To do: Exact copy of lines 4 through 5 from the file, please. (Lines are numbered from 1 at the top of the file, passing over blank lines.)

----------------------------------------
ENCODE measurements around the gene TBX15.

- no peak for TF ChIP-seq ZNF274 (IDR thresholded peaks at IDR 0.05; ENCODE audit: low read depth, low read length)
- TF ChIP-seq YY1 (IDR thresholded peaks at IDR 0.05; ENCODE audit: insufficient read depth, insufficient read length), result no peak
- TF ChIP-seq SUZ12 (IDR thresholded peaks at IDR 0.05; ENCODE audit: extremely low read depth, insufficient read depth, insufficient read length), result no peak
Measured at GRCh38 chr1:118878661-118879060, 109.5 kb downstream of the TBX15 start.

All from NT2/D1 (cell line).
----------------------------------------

- TF ChIP-seq SUZ12 (IDR thresholded peaks at IDR 0.05; ENCODE audit: extremely low read depth, insufficient read depth, insufficient read length), result no peak
Measured at GRCh38 chr1:118878661-118879060, 109.5 kb downstream of the TBX15 start.